The last chapter of this book offers a brief discussion on how the notion of authenticity relates to self-feeling and self-interpretation. Based on Heidegger and his follower Coriando it is argued that appropriate self-feelings in the case of authenticity reveal the character of our existence as potentiality that is part of a greater whole. However, we have to take into account that these appropriate self-feelings are not always easy to bear. In the form of "angst" or "boredom" they confront us with the burden of freedom and open possibility. Thus, there is some benefit in adopting self-deceptive self-interpretations in order to avoid this burden. In light of this, some potential, fallible means to evaluate a self-interpretation are discussed, partly building on Pothast's work. Ultimately, authenticity seems to include two elements. First, there is the element of self-discovery. Our self-interpretation must not depart too much from our self-feeling. Second, there is the element of self-creation. It has two aspects. One, there is reason-based deliberation that leads to conclusions about what we should do and be. Two, there is an aspect of a genuine freedom to choose when we are facing incommensurable, hard decisions. Both these elements are shaped by self-feeling.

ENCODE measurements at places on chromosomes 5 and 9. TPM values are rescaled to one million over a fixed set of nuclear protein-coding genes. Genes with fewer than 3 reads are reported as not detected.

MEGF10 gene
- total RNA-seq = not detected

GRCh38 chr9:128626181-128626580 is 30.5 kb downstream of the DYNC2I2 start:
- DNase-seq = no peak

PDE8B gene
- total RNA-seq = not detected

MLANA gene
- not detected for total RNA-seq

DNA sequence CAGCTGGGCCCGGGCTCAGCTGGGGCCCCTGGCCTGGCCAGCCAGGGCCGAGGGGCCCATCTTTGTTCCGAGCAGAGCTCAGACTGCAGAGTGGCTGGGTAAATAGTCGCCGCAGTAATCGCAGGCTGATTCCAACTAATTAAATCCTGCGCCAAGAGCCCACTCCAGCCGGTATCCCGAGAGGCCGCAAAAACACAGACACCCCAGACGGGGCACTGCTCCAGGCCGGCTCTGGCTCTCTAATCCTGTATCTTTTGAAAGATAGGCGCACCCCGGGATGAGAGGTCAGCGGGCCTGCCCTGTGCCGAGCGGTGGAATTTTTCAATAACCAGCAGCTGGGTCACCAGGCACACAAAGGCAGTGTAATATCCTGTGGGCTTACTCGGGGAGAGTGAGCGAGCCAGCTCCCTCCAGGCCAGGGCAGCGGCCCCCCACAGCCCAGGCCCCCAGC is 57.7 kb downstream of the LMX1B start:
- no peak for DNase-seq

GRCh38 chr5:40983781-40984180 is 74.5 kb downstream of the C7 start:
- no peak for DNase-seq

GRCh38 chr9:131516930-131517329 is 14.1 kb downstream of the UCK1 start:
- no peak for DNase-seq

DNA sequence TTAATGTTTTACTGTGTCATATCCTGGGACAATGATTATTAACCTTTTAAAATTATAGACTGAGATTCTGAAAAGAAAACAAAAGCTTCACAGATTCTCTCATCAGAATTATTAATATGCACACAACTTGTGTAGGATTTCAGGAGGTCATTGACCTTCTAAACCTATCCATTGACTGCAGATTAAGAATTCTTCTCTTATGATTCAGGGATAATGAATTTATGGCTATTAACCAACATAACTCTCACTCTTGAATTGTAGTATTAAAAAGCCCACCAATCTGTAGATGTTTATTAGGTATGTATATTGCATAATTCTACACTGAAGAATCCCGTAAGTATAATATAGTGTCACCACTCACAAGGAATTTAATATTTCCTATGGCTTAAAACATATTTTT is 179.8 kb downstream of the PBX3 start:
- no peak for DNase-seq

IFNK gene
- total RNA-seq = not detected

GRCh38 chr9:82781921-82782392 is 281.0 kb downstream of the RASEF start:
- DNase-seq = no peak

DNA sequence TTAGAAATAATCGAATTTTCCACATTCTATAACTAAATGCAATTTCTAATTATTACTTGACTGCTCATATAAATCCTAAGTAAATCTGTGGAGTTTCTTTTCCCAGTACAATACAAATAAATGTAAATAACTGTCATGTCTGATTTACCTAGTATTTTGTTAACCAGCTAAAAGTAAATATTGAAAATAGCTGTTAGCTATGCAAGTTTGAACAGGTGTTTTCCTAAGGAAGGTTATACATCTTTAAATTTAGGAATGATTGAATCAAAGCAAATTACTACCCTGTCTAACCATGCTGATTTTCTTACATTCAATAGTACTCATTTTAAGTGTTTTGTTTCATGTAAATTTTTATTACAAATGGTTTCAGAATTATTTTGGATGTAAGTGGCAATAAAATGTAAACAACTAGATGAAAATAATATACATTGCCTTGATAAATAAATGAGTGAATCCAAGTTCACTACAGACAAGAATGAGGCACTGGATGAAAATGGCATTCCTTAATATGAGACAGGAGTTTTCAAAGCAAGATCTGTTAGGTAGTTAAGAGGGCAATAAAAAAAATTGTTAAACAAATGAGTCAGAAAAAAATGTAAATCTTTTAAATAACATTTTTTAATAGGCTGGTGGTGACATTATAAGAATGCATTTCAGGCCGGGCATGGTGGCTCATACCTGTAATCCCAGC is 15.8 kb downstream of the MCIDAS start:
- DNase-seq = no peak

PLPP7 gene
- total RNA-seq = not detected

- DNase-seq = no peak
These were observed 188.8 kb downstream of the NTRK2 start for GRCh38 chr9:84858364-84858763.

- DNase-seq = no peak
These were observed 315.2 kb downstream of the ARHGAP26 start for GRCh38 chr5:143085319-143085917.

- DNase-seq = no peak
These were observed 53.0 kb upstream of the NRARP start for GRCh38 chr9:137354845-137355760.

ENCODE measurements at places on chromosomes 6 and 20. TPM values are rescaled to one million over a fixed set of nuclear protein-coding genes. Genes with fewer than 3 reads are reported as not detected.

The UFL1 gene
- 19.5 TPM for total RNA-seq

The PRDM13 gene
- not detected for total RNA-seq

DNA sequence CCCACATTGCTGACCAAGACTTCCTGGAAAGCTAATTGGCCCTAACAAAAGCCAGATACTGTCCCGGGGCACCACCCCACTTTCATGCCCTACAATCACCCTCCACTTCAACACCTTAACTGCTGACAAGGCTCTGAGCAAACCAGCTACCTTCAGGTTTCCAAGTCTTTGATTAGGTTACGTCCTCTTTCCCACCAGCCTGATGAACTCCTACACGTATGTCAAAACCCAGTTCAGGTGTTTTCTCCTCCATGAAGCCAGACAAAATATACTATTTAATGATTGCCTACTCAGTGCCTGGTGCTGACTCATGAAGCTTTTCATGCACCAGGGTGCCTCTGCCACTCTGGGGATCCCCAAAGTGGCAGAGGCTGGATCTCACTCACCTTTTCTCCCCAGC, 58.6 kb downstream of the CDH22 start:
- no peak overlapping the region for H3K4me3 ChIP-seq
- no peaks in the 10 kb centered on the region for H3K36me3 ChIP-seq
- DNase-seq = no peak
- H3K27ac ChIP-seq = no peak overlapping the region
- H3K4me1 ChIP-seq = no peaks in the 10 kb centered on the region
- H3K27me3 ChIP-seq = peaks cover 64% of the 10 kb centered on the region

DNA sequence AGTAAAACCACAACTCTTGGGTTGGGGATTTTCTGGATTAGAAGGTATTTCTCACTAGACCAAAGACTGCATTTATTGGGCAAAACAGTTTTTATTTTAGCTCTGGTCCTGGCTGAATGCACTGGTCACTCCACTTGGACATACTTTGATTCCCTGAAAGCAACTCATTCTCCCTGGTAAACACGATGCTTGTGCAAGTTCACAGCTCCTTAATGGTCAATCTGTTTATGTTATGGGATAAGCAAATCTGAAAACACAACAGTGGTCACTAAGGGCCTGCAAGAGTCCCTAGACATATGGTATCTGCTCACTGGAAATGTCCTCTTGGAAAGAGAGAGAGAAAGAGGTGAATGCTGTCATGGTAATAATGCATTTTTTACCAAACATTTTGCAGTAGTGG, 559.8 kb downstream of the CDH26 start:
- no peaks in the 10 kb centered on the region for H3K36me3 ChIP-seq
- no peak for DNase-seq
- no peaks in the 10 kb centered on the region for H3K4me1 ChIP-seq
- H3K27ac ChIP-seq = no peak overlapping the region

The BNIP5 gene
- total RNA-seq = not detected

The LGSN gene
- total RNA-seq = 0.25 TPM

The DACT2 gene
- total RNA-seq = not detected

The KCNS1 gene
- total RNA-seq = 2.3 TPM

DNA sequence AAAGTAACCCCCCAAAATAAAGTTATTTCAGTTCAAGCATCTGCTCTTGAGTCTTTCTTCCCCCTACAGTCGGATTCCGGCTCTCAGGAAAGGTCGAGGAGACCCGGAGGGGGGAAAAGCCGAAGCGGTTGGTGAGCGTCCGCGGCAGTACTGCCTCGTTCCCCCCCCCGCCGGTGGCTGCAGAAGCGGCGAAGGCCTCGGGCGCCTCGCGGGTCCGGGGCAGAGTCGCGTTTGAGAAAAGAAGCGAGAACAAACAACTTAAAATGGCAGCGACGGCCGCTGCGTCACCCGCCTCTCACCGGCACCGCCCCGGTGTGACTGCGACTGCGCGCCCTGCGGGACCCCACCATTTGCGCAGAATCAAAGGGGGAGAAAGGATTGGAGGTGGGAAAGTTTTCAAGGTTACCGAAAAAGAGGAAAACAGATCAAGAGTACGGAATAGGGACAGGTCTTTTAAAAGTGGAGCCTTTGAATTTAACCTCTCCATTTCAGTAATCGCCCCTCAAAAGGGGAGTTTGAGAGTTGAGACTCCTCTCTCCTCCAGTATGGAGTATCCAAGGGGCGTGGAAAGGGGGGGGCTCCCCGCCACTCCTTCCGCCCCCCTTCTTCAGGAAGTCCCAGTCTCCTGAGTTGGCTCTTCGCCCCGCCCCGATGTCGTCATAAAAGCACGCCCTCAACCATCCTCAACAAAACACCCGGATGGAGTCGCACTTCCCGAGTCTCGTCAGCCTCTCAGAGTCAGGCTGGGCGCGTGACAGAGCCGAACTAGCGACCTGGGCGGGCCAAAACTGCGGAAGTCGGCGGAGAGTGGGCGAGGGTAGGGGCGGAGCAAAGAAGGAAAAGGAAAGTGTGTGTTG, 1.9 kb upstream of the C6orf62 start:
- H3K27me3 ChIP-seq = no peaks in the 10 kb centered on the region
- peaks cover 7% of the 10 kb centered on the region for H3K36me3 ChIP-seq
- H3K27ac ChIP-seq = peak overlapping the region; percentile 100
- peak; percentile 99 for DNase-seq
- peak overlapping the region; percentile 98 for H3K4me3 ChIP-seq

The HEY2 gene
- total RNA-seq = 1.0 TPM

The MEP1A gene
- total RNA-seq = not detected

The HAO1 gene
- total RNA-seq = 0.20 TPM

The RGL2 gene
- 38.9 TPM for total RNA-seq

Kreuch, G. (2019). Authenticity, in Self-feeling, Dordrecht, Springer, pp. 229-239.
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